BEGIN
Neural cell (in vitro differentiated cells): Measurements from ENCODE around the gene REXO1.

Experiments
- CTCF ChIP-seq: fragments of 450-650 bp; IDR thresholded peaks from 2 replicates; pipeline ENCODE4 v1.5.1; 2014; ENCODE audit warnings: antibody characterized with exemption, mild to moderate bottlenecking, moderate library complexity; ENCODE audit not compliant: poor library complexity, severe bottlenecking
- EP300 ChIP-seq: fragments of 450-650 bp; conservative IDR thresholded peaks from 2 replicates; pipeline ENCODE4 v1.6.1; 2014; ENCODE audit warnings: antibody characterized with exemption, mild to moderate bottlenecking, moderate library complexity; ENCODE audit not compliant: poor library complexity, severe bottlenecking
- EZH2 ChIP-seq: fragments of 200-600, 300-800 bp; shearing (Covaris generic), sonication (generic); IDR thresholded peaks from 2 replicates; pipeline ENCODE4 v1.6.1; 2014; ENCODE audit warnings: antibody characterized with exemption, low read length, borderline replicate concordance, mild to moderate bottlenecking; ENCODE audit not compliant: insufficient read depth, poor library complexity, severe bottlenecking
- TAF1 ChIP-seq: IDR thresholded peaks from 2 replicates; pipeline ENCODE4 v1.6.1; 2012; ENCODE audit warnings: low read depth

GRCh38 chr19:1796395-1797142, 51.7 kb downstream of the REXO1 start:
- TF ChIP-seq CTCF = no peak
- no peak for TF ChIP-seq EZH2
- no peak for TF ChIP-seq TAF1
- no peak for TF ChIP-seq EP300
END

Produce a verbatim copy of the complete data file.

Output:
Neural cell (in vitro differentiated cells): Measurements from ENCODE around the gene REXO1.

Experiments
- CTCF ChIP-seq: fragments of 450-650 bp; IDR thresholded peaks from 2 replicates; pipeline ENCODE4 v1.5.1; 2014; ENCODE audit warnings: antibody characterized with exemption, mild to moderate bottlenecking, moderate library complexity; ENCODE audit not compliant: poor library complexity, severe bottlenecking
- EP300 ChIP-seq: fragments of 450-650 bp; conservative IDR thresholded peaks from 2 replicates; pipeline ENCODE4 v1.6.1; 2014; ENCODE audit warnings: antibody characterized with exemption, mild to moderate bottlenecking, moderate library complexity; ENCODE audit not compliant: poor library complexity, severe bottlenecking
- EZH2 ChIP-seq: fragments of 200-600, 300-800 bp; shearing (Covaris generic), sonication (generic); IDR thresholded peaks from 2 replicates; pipeline ENCODE4 v1.6.1; 2014; ENCODE audit warnings: antibody characterized with exemption, low read length, borderline replicate concordance, mild to moderate bottlenecking; ENCODE audit not compliant: insufficient read depth, poor library complexity, severe bottlenecking
- TAF1 ChIP-seq: IDR thresholded peaks from 2 replicates; pipeline ENCODE4 v1.6.1; 2012; ENCODE audit warnings: low read depth

GRCh38 chr19:1796395-1797142, 51.7 kb downstream of the REXO1 start:
- TF ChIP-seq CTCF = no peak
- no peak for TF ChIP-seq EZH2
- no peak for TF ChIP-seq TAF1
- no peak for TF ChIP-seq EP300